Nose Jobs in the 19th Century

“The science of the nose has reached such perfection that it is now possible to modify or change the nose”

~Baroness Staffe,  My Lady’s Dressing Room 1892

This article follows on from a previous post in which I had promised to look into early rhinoplasty as described in My Lady’s Dressing Room. Disappointingly, Baroness Staff’s entry was slim. Her advice to people with big noses was to wear eyeglass frames (!) at night, and as much as possible during the day. An especially useful tip for those with crooked noses was to blow your nose out of the nostril on the defective side until it became perfectly straight. I am quite entranced by the idea of the ladies about town blowing one nostril in the hopes of creating the perfect profile. It reminds me of the hours I spent as a teenager, rowing-arms and chanting, “I must, I must, I must increase my bust”.

She mentions the millionaires of New York changing their noses ‘into either Greek, Roman or Hebrew… by means of an instrument which they wear at night’. Now none of this sounds like a real nose job but the surgeons of the day were, however, performing them. The pictures on the top left and immediate right are from Meyers Encyclpaedia of 1890. They show how skin harvested from the forehead covered the new nose. New cartilage came from the eighth rib.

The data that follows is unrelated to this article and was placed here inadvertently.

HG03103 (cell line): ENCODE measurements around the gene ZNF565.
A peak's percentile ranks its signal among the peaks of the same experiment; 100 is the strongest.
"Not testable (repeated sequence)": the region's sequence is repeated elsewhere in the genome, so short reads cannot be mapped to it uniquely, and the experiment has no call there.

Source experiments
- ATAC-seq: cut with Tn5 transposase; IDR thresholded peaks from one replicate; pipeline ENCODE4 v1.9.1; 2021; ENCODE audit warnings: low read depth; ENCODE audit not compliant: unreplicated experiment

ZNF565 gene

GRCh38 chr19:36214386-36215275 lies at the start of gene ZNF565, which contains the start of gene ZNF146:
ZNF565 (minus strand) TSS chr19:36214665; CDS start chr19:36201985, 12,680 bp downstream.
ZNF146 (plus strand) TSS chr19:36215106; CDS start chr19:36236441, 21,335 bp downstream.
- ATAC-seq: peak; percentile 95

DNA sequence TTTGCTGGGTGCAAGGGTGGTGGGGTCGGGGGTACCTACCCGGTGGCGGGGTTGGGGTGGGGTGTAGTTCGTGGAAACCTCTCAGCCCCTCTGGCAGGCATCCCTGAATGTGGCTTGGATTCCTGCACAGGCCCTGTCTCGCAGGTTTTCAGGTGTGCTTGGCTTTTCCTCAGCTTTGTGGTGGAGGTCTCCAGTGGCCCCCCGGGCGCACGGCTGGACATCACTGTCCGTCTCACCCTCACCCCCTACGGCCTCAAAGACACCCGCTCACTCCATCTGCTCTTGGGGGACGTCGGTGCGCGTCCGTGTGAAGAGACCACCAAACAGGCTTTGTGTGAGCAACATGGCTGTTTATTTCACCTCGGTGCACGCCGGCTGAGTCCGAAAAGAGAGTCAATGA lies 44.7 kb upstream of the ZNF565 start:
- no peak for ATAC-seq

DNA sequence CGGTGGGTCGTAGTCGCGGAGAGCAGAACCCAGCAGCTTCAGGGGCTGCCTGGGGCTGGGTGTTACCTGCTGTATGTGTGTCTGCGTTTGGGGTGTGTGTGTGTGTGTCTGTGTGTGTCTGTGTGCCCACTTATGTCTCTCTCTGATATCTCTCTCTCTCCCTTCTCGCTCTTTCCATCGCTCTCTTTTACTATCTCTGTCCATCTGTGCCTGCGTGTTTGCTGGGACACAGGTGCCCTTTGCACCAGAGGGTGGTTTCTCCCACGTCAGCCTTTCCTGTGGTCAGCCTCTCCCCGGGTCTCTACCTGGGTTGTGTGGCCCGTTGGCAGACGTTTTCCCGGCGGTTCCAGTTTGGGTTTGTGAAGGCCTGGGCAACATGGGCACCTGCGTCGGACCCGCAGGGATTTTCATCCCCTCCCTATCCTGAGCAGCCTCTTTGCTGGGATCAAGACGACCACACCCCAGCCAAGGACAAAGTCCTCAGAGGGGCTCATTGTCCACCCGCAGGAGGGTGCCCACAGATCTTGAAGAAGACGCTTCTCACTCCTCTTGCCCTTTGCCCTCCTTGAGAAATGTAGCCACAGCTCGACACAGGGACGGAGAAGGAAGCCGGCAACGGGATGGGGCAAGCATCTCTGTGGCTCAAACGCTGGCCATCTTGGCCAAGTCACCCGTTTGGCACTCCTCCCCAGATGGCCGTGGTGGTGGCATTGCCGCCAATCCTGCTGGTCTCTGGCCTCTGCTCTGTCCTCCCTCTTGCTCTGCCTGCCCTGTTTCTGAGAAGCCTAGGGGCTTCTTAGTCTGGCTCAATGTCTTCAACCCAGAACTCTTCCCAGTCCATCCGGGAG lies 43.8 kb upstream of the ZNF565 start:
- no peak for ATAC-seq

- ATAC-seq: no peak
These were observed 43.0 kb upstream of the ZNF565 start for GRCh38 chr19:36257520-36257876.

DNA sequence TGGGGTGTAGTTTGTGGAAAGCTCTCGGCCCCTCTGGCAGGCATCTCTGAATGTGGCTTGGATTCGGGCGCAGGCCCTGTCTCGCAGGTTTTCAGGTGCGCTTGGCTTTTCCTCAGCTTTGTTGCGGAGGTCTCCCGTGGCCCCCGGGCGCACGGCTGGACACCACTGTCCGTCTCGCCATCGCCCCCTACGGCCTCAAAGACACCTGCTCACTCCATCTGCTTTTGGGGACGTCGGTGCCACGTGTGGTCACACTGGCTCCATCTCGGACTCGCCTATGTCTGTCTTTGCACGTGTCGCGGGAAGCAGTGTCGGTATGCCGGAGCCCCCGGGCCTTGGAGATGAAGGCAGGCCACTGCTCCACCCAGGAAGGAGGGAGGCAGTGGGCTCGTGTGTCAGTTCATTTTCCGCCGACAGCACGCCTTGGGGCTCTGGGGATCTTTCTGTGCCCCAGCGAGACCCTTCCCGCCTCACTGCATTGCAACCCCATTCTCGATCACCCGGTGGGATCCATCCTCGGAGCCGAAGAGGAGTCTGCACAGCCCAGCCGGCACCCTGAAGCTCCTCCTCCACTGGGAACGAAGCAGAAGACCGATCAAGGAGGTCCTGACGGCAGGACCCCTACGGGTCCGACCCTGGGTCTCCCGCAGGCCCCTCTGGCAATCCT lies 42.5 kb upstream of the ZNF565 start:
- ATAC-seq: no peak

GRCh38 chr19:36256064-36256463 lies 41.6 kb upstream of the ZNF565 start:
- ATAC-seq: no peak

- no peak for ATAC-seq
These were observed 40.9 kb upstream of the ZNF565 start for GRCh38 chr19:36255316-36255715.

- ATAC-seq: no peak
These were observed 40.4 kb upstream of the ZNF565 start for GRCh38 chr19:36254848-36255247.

The Oxford War Primer was the handbook doctors were given as they set off for the front in The Great War in 1915. The book details unbelievably grim facial injuries that soldiers sustained in the trenches. While the authors do mention the reconstructive surgery, in most cases prosthetic noses were recommended over the surgery. An entire industry developed around creating faces for these poor young men. French sculptors, in particular, made astonishingly life-like copper facial prosthetics to cover horrific wounds.  For more information on the Tin Nose Shop, click here 

A copper facial prosthesis made after World War 1

Copper faces for broken men is a world away from my dodgy bathroom in Johannesburg but you never do know where a story will take you. And I’m not sure how many millionaires were having their noses reshaped in the 19th century but certainly the techniques that the surgeons were learning came into their own 22 years after the adaptation of My Lady’s Dressing Room for the American sophisticate.

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